HVO - Hawaiian Volcano Observatory (USGS)

ICE - Instituto Costarricense de Electricidad (Costa Rica)

IG - Instituto Geofísico (Ecuador)

IGNS - Institute of Geological and Nuclear Sciences (New Zealand) - now GNS Science

INETER - Instituto Nicaragüense de Estudios Territoriales (Nicaragua)

INGEMMET - Instituto Geológical Minero y Metalúrgico (Peru)

INGEOMINAS - Instituto Colombiano de Geología y Minería (Colombia)

INGV-CT - Istituto Nazionale di Geofisica e Vulcanologia - Sezione di Catania (Italy)

INSIVUMEH - Instituto Nacional de Sismologia, Vulcanologia, Meteorologia e Hidrologia (Guatemala)

IRD - Institut de Recherche pour le Développement (France)

JMA - Japanese Meteorological Agency

KEMSD - Kamchatkan Experimental and Methodical Seismilogical Department

KVERT - Kamchatkan Volcanic Eruption Response Team

M - magnitude

METEOSAT - Meteorological Satellite

MEVO - Mount Erebus Volcano Observatory

MODIS - Moderate Resolution Imaging Spectroradiometer

MVO - Montserrat Volcano Observatory

MWO - Meteorological Watch Office

NEIC - National Earthquake Information Center

NIED - National Research Institute for Earth Science and Disaster Prevention (Japan)

NOAA - National Oceanic and Atmospheric Administration

NOTAM - Notice to Airmen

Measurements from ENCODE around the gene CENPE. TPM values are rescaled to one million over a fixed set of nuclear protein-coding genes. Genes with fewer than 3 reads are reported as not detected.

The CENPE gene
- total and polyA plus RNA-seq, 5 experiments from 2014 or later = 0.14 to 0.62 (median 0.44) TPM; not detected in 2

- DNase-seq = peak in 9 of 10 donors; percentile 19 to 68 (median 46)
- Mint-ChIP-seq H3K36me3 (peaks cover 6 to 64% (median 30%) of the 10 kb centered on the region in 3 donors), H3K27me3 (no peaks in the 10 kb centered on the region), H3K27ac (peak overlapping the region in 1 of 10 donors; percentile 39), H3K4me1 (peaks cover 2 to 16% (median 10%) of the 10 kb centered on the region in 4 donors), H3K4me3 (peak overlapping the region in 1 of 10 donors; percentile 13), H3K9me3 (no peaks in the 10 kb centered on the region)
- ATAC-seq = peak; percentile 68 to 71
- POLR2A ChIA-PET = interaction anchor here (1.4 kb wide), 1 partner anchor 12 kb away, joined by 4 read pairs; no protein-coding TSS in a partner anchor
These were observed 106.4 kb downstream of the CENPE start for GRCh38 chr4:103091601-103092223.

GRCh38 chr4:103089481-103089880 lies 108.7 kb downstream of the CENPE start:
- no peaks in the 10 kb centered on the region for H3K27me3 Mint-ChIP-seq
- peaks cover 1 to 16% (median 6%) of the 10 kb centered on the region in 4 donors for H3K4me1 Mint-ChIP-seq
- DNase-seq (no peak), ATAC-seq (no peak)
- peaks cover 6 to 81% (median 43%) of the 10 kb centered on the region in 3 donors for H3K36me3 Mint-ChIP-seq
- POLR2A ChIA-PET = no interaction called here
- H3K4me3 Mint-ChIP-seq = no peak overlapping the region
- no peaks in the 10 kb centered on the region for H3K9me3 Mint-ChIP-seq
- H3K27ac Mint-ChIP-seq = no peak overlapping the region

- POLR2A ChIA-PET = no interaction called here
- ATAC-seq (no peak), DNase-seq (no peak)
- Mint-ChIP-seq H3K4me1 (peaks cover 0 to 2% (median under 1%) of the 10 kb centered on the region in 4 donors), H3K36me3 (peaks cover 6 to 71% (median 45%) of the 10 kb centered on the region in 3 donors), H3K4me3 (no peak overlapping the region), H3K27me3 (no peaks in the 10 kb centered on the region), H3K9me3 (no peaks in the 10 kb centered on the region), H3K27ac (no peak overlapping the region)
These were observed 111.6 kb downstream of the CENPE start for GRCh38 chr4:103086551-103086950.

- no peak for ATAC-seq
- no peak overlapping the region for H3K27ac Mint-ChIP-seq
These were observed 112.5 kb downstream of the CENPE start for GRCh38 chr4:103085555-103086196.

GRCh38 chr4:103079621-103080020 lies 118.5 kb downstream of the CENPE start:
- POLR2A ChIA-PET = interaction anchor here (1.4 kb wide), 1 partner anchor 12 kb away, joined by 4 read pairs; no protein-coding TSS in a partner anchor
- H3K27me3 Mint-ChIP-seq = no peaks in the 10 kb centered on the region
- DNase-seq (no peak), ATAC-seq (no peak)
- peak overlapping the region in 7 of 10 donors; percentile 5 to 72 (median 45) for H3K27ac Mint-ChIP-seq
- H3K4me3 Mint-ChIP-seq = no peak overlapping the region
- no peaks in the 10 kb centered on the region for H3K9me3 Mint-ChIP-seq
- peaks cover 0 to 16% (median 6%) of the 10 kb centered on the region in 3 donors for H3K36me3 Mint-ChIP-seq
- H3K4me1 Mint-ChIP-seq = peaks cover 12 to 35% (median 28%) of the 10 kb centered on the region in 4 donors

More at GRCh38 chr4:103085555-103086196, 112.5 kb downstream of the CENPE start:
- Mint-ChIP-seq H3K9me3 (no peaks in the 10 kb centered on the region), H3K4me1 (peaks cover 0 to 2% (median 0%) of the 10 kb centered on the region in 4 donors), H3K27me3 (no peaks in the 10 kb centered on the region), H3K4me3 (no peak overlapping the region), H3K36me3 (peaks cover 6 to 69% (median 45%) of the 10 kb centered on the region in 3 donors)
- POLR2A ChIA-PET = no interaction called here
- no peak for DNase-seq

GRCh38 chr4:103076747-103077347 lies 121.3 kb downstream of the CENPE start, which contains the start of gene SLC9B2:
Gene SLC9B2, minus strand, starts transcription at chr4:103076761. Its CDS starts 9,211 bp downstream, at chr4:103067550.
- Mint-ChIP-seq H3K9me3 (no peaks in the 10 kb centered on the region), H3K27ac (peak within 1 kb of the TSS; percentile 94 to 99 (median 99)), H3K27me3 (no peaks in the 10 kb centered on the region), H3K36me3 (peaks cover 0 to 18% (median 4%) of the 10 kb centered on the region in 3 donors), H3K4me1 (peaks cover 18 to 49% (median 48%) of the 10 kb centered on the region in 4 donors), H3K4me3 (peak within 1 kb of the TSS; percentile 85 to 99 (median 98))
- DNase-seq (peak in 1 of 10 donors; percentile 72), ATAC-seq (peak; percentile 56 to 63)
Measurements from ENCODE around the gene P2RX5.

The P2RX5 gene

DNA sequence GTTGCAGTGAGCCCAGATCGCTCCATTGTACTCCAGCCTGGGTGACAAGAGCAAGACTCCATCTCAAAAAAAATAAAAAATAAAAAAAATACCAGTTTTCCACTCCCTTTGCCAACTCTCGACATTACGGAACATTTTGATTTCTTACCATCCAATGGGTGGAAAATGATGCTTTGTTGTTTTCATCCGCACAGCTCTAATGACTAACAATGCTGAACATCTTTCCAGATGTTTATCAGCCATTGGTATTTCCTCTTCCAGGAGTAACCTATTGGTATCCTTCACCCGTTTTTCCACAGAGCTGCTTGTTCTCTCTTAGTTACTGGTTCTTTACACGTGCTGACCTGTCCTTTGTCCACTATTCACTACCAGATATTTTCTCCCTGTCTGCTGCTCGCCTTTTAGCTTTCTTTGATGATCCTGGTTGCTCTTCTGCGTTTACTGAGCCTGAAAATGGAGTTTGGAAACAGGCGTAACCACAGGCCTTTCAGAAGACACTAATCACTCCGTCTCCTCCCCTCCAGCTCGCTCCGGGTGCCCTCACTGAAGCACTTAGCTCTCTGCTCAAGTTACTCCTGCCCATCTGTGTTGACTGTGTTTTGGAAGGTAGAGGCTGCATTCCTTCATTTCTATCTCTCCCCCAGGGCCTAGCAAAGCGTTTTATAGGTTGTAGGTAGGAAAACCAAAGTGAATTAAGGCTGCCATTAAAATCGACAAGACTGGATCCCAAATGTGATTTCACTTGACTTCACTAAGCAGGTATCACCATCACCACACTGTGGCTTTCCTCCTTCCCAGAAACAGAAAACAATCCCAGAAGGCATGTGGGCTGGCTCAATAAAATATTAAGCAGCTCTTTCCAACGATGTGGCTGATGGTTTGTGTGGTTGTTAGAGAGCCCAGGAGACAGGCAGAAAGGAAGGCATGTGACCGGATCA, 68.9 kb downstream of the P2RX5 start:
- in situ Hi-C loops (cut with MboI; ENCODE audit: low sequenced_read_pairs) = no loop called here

OVDAS - Observatorio Volcanologico de los Andes del Sur (Chile)

OFDA - Office of US Foreign Disaster Assistance

ONEMI - Oficina Nacional de Emergencia - Ministerio del Interior (Chile)

OVPDLF - Observatoire Volcanologique du Piton de la Fournaise (France)

OVSICORI-UNA - Observatorio Vulcanologico y Sismologico de Costa Rica, Universidad Nacional (Costa Rica)

PHIVOLCS - Philippine Institute of Volcanology and Seismology (Philippines)

RSAM - Real-time Seismic Amplitude Measurement

RVO - Rabaul Volcano Observatory

SERNAGEOMIN - Servicio Nacional de Geologia y Mineria (Chile)

SIGMET - Significant Meteorological Information

SNET - Servicio Nacional de Estudios Territoriales (El Salvador)

SVERT - Sakhalin Volcanic Eruption Response Team (Russia)

USAID - US Agency for International Development

USGS - United States Geological Survey

UTC - Coordinated Universal Time

VAAC - Volcanic Ash Advisory Center

VAFTAD - Volcanic Ash Forecast Transport And Dispersion

VDAP - Volcano Disaster Assistance Program (USGS)

VHP - Volcano Hazards Program (USGS)

VRC - Volcano Research Center (Japan)